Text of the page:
Two Truths Series
Buddhist Philosophy › Two Truths
Courtesy of Himalayan Art Resources
The Dharma taught by the Buddhas
Entirely depends on the two truths:
The relative truth of the world and
The truth of the ultimate meaning.
Texts on the subject of the two truths (dvayasatya/satyadvaya; bden pa gnyis):
One of Mipham's best known works, this treatise in 104 verses was written in just a single day in 1885. It is structured around the four principles of reasoning (rigs pa bzhi)—of causal efficiency, dependence, nature and establishing a proof—and the four reliances (rton pa bzhi), i.e., Rely not on the individual but the Dharma; Rely not on the words but the meaning; Rely not on the provisional but the definitive meaning; Rely not on ordinary consciousness but wisdom.
One of Patrul Rinpoche's better known works, this pithy presentation of the two levels of truth is more than just a guide to what "relative" and "absolute" signify; it is also a practical instruction on how to apply such understanding in meditation.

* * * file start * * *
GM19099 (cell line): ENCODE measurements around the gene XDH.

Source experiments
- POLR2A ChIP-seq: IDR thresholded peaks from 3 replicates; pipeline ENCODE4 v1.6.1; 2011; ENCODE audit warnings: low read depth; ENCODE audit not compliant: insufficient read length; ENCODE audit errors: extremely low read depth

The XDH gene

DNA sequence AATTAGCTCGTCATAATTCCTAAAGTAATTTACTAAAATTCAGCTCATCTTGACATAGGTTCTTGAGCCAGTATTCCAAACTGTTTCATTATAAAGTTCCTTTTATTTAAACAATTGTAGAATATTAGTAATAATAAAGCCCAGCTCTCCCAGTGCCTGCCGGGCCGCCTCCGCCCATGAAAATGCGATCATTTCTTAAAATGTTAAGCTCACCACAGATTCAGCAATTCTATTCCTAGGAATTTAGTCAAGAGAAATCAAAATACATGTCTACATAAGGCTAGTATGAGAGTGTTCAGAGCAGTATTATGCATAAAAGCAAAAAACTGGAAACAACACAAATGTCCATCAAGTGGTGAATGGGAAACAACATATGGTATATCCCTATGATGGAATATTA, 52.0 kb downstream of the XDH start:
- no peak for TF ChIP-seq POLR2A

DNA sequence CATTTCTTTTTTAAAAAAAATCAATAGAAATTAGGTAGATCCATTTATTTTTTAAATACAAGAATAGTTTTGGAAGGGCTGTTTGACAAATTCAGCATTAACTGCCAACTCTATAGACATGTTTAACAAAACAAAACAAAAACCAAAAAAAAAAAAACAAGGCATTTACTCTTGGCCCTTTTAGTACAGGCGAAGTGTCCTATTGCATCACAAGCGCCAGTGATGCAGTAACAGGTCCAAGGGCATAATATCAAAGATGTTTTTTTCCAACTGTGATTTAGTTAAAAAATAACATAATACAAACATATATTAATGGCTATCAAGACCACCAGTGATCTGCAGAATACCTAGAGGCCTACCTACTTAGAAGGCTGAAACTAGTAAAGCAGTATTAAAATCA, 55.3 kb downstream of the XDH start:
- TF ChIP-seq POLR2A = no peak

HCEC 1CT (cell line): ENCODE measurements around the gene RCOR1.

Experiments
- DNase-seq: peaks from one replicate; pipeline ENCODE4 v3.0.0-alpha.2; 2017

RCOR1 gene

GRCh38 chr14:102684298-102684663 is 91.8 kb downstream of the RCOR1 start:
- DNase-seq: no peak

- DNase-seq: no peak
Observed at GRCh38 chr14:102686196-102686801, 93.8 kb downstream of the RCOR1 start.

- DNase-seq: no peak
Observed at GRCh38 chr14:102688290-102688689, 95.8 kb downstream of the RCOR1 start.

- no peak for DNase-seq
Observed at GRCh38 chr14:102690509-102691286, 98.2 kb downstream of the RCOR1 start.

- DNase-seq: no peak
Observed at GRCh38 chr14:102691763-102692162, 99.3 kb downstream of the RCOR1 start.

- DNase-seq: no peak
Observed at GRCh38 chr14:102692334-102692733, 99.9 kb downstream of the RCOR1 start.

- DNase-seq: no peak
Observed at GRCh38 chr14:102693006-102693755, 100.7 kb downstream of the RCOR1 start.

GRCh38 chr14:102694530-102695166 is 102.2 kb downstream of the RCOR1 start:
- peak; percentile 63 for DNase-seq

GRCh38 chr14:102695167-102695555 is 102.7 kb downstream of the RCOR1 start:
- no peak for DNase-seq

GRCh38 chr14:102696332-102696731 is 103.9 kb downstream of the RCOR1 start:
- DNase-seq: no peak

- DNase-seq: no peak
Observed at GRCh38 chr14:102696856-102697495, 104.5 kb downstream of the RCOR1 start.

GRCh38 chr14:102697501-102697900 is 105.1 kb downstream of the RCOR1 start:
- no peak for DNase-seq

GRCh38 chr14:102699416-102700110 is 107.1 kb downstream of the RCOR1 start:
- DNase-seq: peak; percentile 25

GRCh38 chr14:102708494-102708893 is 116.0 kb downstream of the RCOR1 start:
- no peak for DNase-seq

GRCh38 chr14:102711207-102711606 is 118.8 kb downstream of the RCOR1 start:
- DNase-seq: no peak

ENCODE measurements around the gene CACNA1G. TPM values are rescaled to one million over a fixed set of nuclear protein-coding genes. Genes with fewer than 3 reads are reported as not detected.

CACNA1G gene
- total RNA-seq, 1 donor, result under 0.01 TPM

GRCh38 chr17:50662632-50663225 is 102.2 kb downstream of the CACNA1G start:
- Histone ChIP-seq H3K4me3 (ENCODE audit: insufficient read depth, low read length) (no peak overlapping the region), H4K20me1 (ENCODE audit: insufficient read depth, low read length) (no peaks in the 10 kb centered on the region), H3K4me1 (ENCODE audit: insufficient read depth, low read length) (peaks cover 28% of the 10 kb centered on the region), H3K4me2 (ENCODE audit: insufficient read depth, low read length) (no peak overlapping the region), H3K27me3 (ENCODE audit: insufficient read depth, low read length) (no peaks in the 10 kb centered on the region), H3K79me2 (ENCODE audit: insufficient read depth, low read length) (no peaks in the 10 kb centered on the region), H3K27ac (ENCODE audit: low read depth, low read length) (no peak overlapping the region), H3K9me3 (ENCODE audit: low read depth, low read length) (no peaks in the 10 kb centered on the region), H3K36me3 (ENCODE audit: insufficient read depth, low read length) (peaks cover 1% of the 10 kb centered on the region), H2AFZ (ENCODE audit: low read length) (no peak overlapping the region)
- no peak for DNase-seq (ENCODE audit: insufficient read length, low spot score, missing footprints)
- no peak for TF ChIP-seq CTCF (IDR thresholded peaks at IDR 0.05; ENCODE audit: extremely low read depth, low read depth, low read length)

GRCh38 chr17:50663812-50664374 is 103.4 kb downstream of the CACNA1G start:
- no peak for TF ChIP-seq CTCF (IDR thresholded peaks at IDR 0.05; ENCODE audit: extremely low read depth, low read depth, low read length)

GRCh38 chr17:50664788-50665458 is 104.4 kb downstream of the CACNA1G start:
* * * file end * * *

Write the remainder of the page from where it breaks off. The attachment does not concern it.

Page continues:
In this brief text, the celebrated Dzogchen scholar and adept Khenpo Ngawang Palzang summarizes the four main Indian Buddhist tenet systems traditions (according to Tibetan doxographers): 1) Vaibhāṣika, 2) Sautrāntika, 3) Cittamātra (Mind Only) and 4) Mādhyamika (Middle Way), which is further divided into Svātantrika and Prāsaṅgika.